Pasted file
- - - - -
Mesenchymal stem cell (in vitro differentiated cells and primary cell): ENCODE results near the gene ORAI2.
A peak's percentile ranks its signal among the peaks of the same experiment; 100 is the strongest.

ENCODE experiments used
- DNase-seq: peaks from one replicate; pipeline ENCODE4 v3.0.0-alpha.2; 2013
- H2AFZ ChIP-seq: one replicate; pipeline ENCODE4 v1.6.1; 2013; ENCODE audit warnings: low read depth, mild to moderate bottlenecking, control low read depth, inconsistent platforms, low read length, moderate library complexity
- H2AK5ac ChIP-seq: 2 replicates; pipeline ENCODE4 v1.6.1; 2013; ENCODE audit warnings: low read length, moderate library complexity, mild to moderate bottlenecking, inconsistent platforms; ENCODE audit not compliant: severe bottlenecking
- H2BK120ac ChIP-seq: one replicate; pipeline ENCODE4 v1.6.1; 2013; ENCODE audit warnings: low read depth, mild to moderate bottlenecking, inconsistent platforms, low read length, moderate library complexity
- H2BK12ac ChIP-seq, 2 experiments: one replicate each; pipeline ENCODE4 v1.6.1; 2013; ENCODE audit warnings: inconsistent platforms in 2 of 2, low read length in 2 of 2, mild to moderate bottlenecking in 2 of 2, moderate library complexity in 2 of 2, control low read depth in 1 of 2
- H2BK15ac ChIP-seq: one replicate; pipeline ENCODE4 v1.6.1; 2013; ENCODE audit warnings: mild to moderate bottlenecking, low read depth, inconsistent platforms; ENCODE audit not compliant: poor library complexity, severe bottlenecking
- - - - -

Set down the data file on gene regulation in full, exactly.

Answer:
Mesenchymal stem cell (in vitro differentiated cells and primary cell): ENCODE results near the gene ORAI2.
A peak's percentile ranks its signal among the peaks of the same experiment; 100 is the strongest.

ENCODE experiments used
- DNase-seq: peaks from one replicate; pipeline ENCODE4 v3.0.0-alpha.2; 2013
- H2AFZ ChIP-seq: one replicate; pipeline ENCODE4 v1.6.1; 2013; ENCODE audit warnings: low read depth, mild to moderate bottlenecking, control low read depth, inconsistent platforms, low read length, moderate library complexity
- H2AK5ac ChIP-seq: 2 replicates; pipeline ENCODE4 v1.6.1; 2013; ENCODE audit warnings: low read length, moderate library complexity, mild to moderate bottlenecking, inconsistent platforms; ENCODE audit not compliant: severe bottlenecking
- H2BK120ac ChIP-seq: one replicate; pipeline ENCODE4 v1.6.1; 2013; ENCODE audit warnings: low read depth, mild to moderate bottlenecking, inconsistent platforms, low read length, moderate library complexity
- H2BK12ac ChIP-seq, 2 experiments: one replicate each; pipeline ENCODE4 v1.6.1; 2013; ENCODE audit warnings: inconsistent platforms in 2 of 2, low read length in 2 of 2, mild to moderate bottlenecking in 2 of 2, moderate library complexity in 2 of 2, control low read depth in 1 of 2
- H2BK15ac ChIP-seq: one replicate; pipeline ENCODE4 v1.6.1; 2013; ENCODE audit warnings: mild to moderate bottlenecking, low read depth, inconsistent platforms; ENCODE audit not compliant: poor library complexity, severe bottlenecking